The Carlyle Group has held final closes for two funds totalling $1 billion for South America: Carlyle South America Buyout Fund and a fund raised in partnership with Banco do Brasil. The amount raised was double the amount initially targeted by Carlyle, the firm said in a statement.
The fundraisings bring Carlyle’s assets under management in emerging markets to $14 billion, which represents 13 percent of its overall group-wide AUM.
Carlyle has joined other prominent globally-focused firms in targeting Latin American, and Brazil in particular. Advent International has long operated in the region, closing its fifth Latin American fund on $1.65 billion last year. The Blackstone Group purchased a stake in local fund manager Patria Investimentos last year, while UK-listed 3i recently opened an office in Sao Paulo, as did Swiss alternatives manager Partners Group. Apax Partners also recently inked its first Brazilian deal.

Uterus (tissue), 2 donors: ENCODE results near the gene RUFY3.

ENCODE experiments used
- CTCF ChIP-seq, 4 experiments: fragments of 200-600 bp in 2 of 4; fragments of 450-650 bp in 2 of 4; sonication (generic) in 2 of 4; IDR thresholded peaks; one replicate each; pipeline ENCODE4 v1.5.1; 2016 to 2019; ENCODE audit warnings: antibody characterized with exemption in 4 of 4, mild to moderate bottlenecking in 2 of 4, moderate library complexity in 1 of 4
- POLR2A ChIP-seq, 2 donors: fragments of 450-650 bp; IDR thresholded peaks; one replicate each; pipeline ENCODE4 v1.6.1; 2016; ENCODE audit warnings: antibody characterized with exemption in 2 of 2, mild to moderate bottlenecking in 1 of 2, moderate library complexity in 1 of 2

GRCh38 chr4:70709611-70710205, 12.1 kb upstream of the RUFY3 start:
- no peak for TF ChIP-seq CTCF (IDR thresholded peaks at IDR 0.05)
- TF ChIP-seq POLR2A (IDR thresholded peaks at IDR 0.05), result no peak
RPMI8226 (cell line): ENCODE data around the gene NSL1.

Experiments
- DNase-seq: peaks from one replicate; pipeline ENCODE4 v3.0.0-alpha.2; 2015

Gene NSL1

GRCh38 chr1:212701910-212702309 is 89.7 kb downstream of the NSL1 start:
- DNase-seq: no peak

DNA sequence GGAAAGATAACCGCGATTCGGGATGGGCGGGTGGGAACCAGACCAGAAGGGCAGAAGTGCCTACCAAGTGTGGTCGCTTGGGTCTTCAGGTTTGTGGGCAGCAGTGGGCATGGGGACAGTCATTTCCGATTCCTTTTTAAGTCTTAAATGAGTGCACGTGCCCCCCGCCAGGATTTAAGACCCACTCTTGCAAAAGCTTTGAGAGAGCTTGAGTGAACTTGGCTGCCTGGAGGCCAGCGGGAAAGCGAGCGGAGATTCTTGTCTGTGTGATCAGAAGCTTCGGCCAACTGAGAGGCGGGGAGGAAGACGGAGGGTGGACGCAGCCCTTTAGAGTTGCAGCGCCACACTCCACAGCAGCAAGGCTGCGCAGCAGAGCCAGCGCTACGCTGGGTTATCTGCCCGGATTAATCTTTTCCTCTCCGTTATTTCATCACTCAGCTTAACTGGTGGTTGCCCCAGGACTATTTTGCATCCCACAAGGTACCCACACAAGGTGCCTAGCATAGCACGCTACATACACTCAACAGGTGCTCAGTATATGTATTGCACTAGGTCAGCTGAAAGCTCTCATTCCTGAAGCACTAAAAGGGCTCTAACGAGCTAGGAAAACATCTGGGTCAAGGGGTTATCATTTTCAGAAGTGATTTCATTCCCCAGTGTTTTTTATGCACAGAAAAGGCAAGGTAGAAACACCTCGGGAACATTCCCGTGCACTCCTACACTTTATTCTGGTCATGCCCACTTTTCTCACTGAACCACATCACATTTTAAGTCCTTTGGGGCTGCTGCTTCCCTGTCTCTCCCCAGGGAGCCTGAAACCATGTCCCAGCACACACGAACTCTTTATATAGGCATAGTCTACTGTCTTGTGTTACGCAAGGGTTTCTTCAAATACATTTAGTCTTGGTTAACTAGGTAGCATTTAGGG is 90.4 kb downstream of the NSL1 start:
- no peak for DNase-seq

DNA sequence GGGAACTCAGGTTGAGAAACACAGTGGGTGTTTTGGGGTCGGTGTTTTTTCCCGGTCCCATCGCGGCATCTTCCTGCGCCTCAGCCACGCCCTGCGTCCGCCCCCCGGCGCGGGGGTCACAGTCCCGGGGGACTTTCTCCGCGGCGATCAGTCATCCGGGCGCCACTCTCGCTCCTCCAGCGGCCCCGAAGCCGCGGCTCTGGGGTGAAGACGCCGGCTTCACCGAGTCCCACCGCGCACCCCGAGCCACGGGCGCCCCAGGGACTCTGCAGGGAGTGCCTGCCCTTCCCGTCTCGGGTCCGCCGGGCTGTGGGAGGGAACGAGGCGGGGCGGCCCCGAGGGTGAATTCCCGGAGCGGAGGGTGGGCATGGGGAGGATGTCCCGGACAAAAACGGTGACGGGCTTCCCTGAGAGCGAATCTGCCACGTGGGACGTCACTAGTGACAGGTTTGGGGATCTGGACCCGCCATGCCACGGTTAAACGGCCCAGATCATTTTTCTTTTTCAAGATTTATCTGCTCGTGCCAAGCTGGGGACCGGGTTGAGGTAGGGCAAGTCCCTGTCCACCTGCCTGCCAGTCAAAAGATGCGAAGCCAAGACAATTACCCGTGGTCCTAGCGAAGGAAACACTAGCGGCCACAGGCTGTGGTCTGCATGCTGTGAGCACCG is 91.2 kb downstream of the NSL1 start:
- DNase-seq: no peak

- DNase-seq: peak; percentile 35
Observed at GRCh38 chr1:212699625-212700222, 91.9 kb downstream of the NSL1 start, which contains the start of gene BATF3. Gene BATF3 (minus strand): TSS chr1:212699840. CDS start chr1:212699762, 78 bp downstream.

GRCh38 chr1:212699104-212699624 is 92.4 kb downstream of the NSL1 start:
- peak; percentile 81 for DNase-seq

Carlyle’s South America Buyout Fund, which garnered $776 million in commitments, is a pan-South American fund with a principle focus on Brazil, the firm said. It will be used to fund buyouts and growth capital investments.
The fund raised in partnership with Banco do Brasil raised R$360 million ($225 million), and will invest alongside CSABF, Carlyle added.
Fernando Borges, a managing director at Carlyle and the head of its South America buyout team, said: “Our ability to raise double our original fund target demonstrates the significant opportunity of the South America market. Broad economic trends, including the rising middle class, make South America in general and Brazil in particular a desirable investment destination.”
David Rubenstein, co-founder of Carlyle, added, “Fernando and his colleagues have done a spectacular job simultaneously raising and deploying capital. South America is a vital part of our broader emerging markets strategy.”
Carlyle’s nine-strong South America team is based in Sao Paulo, Brazil and was established in 2008. It has completed three deals since its inception, deploying almost $1 billion in equity. The firm also plans to open an office in Peruvian capital Lima before the end of this year, having agreed a joint venture with Peruvian financial services group Credicorp in March.